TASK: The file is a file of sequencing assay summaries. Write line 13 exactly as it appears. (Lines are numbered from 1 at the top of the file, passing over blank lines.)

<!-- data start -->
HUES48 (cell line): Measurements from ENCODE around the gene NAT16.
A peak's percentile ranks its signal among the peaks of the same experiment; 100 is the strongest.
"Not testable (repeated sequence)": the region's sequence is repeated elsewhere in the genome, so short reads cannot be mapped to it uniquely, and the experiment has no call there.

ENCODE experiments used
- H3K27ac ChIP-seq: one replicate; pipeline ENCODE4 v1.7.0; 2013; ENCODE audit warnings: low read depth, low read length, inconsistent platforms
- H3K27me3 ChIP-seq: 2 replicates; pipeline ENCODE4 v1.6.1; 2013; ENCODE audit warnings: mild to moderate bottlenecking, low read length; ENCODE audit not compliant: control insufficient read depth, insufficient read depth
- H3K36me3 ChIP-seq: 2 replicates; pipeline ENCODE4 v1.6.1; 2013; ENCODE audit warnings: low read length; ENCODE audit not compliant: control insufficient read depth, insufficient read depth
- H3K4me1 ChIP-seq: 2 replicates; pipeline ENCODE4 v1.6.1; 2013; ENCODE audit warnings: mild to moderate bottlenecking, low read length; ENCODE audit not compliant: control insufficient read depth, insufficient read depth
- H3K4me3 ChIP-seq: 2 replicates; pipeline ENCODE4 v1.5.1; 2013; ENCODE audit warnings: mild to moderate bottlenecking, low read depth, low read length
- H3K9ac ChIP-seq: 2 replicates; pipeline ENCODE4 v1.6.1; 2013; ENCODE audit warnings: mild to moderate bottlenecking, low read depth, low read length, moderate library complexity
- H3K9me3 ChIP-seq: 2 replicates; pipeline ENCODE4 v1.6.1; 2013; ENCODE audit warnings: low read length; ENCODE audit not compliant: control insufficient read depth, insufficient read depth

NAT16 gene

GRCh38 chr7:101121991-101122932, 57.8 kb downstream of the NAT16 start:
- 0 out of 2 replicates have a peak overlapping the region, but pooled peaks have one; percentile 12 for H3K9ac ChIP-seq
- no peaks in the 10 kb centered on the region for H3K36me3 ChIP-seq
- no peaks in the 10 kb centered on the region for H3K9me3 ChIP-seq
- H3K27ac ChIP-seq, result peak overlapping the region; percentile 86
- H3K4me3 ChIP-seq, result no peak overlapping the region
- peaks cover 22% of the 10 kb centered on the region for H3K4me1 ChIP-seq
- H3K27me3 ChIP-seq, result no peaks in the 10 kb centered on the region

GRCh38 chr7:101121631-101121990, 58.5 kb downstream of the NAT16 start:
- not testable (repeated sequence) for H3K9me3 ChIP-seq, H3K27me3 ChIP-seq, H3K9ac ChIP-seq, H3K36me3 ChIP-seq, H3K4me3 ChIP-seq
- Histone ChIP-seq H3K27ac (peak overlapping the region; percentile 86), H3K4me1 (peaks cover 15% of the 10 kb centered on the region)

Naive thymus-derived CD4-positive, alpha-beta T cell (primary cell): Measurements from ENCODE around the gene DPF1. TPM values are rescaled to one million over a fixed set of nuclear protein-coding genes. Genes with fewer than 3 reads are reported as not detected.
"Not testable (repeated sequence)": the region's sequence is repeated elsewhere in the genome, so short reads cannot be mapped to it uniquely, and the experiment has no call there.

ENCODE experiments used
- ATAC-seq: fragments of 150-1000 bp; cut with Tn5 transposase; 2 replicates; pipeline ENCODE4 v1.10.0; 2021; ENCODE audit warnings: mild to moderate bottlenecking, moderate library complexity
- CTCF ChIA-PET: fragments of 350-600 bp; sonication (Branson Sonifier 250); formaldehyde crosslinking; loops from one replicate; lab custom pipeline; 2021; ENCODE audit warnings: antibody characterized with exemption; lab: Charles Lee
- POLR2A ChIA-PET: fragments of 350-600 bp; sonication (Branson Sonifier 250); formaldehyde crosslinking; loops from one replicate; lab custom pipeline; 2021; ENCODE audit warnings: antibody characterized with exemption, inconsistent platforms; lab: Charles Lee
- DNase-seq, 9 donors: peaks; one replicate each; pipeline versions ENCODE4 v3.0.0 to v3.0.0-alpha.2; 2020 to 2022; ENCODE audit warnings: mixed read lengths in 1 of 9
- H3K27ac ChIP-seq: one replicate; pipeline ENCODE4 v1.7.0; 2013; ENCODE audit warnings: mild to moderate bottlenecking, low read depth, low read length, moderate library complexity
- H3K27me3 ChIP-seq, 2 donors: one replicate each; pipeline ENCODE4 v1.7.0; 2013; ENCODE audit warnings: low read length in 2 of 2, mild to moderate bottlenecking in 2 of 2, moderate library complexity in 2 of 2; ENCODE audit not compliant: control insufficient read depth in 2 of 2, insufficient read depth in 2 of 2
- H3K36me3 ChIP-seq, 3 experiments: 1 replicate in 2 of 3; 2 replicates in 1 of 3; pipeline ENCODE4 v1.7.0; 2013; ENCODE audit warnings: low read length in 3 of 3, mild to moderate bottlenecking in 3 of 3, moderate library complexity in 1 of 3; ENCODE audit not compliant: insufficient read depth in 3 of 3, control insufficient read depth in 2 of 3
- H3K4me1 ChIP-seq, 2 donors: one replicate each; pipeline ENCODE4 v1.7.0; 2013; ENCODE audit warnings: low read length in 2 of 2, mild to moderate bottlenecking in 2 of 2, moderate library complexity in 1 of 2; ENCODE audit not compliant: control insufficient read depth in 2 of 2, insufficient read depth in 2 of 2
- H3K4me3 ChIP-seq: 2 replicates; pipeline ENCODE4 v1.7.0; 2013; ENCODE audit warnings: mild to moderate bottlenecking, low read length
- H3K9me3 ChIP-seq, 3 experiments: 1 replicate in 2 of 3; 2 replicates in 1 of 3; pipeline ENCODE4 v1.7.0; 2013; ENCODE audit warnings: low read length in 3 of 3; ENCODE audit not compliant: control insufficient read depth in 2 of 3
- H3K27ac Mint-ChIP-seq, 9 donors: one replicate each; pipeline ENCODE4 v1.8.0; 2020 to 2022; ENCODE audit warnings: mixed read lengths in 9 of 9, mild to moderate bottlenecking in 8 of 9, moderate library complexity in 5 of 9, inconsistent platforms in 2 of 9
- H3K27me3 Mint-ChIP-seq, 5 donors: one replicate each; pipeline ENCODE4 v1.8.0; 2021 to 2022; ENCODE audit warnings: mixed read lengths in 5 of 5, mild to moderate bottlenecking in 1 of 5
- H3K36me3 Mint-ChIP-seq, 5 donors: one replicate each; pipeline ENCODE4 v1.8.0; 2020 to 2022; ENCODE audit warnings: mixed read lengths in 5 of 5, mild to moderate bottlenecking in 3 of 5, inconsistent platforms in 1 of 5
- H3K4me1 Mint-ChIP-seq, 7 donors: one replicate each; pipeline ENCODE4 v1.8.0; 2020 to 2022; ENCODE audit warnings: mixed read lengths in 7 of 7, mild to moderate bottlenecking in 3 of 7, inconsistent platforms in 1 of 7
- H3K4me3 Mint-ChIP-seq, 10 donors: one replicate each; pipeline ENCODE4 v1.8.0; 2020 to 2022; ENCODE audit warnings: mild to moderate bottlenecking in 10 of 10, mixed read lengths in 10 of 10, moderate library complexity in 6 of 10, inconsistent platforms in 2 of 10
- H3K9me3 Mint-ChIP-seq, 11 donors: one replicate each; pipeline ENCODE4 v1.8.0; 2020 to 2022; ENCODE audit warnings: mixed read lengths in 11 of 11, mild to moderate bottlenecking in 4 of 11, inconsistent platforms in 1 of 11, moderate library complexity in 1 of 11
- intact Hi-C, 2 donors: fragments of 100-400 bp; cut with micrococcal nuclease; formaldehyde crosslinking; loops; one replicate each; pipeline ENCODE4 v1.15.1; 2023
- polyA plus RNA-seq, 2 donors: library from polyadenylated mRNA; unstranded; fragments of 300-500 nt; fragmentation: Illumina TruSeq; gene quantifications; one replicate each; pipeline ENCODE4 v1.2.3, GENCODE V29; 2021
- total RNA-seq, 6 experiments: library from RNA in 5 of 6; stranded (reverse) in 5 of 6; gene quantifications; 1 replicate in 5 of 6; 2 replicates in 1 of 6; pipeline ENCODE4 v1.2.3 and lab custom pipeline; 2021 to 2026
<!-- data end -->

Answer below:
GRCh38 chr7:101121991-101122932, 57.8 kb downstream of the NAT16 start: